When you sue the person whose negligent or wrongful acts caused the accident in which you sustained personal injuries, you can collect money damages for both your economic and noneconomic losses if you win your lawsuit.
Your economic losses consist of your out-of-pocket expenses associated with your injuries, such as the following:
- Ambulance or life flight transport
- Emergency room assessment
- Diagnostic tests
- Hospital and surgical treatments and procedures
- Rehabilitation therapies
- Prescription drugs
- Follow-up doctor and physical therapy appointments
- Any medical equipment your injuries dictate, including a wheelchair, crutches, walker, prosthesis, etc.
- In-home care and equipment
You need to keep the bills you receive for all of the above because these bills serve as proof of economic loss to the judge and jury when your case goes to trial.
Future Medical Expenses
Your economic losses likewise include reasonable estimates of the type and cost of ongoing medical treatment you likely will incur in the future based on the nature and severity of your injuries. Your attorney can help you compile these estimates, and your expert witnesses can testify their necessity at trial.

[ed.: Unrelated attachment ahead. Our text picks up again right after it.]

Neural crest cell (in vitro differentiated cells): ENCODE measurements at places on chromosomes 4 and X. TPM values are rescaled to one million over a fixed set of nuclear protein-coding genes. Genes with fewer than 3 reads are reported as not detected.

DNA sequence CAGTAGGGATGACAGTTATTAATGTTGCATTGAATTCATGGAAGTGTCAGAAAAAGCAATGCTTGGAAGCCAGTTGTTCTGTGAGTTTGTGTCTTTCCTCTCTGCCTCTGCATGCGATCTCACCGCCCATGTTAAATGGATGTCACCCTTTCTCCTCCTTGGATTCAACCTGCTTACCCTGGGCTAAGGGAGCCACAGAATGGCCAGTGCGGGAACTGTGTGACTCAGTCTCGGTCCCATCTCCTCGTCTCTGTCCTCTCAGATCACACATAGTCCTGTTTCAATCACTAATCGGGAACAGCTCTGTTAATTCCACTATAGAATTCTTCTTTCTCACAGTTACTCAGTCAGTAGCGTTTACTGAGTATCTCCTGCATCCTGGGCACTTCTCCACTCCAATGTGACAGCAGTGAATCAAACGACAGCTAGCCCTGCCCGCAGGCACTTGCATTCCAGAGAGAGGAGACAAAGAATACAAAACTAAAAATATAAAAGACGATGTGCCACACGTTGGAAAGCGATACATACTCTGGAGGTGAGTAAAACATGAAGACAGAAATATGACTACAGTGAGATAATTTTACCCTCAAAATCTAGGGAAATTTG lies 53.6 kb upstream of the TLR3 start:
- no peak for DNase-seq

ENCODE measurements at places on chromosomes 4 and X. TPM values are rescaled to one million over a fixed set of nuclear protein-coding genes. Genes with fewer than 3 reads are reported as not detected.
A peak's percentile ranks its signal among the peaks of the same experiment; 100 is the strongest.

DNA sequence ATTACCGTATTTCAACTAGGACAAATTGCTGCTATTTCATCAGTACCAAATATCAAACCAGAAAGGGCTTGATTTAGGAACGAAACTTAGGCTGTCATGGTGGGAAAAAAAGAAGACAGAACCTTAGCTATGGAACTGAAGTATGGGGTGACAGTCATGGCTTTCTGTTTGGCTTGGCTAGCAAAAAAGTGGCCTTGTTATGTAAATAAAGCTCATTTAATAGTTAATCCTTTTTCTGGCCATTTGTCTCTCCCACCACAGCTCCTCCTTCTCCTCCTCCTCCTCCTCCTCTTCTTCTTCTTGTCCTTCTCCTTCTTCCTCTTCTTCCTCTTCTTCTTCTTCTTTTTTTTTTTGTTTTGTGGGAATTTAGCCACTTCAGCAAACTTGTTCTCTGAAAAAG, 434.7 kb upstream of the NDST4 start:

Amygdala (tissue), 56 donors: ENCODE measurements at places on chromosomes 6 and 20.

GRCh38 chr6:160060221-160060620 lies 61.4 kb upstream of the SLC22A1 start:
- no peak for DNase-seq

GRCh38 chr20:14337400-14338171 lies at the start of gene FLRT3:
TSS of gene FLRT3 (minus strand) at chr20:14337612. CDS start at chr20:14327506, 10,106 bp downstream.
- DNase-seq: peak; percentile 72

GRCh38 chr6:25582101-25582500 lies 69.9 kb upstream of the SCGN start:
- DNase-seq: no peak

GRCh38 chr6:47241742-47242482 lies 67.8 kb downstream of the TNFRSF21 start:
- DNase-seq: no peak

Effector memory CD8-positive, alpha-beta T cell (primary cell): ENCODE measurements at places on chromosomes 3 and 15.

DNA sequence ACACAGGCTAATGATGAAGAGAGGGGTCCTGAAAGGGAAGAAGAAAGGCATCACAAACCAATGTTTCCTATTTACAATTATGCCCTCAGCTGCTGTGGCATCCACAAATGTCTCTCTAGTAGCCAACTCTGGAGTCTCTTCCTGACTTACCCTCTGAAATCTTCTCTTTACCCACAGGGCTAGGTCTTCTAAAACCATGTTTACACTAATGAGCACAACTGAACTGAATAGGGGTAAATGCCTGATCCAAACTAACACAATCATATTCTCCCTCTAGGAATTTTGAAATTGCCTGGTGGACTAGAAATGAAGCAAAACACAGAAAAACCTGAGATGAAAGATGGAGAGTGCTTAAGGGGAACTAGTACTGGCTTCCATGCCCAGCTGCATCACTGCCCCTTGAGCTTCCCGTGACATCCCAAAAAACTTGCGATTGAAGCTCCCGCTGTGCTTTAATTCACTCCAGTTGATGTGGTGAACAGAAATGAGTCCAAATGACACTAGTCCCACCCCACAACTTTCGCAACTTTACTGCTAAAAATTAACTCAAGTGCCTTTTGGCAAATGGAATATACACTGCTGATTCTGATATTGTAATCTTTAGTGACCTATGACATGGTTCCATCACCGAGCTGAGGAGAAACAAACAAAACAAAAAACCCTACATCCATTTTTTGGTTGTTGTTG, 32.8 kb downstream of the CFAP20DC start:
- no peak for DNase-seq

Loss of Income
Finally, your economic losses also include any loss of income you experience, both now and in the future, because of your injuries. Again, your attorney and expert witnesses will be crucial in helping the jury understand how your injuries caused and will cause this decrease in your earning capacity.
Importance of Excellent Records
The better and more detailed your medical and employment records are, the easier it is for the judge and jury to place dollar figures on your true economic losses, both now and in the future. In addition, these records serve as the basis for your expert witnesses’ testimony. The jury must find these witnesses credible, meaning that their testimony must be understandable and believable.
Comparative or Contributory Negligence
Keep in mind that if you live in a comparative or contributory negligence state, the judge and jury will need to determine if your own negligence played a part in causing the accident in which you sustained injuries. If they find that it did, they will then need to assign a percentage figure to it and reduce your overall jury award by that percentage.
For instance, if the judge and jury determine that your overall damages, both economic and noneconomic, amount to $100,000, but they also determine that your own negligence was 30% responsible for the accident, they will reduce your award by $30,000, leaving you with a $70,000 award. Consequently, you need an experienced lawyer, to strenuously argue against any comparative or contributory negligence evidence the defendant’s attorney may seek to introduce.